ANIMATED CAMOUFLAGE Hlynsky, Palombo, and Powell’s Floating Hands.
In May 1978, Providence police raided the exhibition “Private Parts” at the Electron Movers loft on North Main Street to enforce a then-new state obscenity law. Officers seized doz-ens of artworks, including — an earnest local TV news anchorman told viewers — “exhibits of human genitals termed ‘horrible’ by Chief Angelo Ricci after two detectives visited yesterday.” I’ll never again question the heroism of our local law enforcement.
All this is recounted in a 1978 Laurie McDonald documentary screening in “Video Art Exhibition” at Gallery Z (259 Atwells Avenue, through November 28). The electronic time capsule exhibit showcases a 1970s recordings by McDonald and other members of the Electron Movers, a taste of early ’90s video from Joshua Pearson and Gardner Post’s Emergency Broadcast Network, plus recent works. It’s a rough draft of local art history that hopefully will inspire a larger local institution to more deeply plumb Ocean State tech art.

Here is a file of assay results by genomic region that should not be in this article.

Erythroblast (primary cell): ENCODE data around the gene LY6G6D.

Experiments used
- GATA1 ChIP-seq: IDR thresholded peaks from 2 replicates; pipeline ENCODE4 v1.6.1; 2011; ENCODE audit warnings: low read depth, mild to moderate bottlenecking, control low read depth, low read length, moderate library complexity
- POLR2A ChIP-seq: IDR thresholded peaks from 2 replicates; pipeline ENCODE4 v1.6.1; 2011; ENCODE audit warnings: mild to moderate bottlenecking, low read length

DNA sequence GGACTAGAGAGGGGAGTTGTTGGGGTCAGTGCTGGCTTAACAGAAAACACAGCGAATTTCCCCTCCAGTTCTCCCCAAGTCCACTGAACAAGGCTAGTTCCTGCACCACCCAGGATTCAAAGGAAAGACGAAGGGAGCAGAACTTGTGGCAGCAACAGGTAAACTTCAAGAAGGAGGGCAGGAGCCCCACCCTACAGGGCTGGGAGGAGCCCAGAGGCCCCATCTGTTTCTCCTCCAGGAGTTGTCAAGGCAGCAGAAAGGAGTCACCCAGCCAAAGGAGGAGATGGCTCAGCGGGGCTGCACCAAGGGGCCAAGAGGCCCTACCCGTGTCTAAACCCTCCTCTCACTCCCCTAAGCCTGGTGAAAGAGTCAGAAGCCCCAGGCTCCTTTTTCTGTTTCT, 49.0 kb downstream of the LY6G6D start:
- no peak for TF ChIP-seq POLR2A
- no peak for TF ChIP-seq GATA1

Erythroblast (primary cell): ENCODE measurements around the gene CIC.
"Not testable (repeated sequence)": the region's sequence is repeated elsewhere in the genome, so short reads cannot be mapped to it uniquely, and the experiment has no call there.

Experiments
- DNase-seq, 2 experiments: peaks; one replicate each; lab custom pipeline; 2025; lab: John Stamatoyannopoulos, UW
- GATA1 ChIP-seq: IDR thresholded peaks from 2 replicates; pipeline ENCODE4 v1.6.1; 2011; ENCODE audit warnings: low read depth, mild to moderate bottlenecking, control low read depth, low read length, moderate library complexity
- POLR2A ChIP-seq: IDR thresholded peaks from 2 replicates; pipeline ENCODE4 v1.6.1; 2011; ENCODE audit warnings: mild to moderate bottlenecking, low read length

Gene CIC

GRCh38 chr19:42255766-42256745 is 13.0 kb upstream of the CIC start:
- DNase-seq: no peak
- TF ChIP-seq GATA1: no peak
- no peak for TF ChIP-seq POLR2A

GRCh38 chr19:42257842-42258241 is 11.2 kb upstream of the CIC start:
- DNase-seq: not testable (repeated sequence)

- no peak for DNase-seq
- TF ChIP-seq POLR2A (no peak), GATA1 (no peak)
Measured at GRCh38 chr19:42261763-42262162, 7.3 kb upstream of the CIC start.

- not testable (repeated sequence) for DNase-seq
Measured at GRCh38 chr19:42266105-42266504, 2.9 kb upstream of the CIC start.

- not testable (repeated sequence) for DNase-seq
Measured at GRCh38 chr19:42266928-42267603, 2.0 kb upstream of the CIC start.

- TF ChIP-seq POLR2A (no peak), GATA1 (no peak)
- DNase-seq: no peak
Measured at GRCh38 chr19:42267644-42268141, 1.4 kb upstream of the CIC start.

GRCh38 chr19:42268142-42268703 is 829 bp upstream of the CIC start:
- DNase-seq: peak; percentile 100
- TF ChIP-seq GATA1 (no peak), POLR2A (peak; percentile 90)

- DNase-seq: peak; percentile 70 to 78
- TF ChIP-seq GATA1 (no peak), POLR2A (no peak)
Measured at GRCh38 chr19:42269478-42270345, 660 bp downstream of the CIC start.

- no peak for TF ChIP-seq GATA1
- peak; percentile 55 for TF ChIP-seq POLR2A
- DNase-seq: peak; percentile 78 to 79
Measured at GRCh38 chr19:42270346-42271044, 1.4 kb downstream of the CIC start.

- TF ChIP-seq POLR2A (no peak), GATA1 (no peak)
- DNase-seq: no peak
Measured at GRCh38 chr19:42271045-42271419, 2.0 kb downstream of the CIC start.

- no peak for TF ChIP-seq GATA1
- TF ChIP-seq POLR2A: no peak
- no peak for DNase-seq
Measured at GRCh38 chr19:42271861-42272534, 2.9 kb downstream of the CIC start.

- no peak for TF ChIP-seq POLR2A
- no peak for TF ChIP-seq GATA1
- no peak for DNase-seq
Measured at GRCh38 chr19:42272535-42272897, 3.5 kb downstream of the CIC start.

As with many infamous art historical moments, “Private Parts” is remembered more for the raid than the art, which included instant prints from a photo booth in which peo-ple at the opening photographed themselves flashing the camera. Since the show didn’t focus on video, it wasn’t representative of what the Electron Movers, a collective that grew out of RISD in 1974, were up to.
What they were up to was experimental fooling around with video, a technology then just beginning to become available to the general public. Layering moving images was a favorite technique, as can be seen in Dennis Hlynsky’s Running Tape (1973), featuring overlapping silhouettes of a running man, and Hlynsky, Philip Palombo, and Alan Powell’s Floating Hands (1976), showing disembodied hands dancing about like animated camouflage.
: Museum And Gallery
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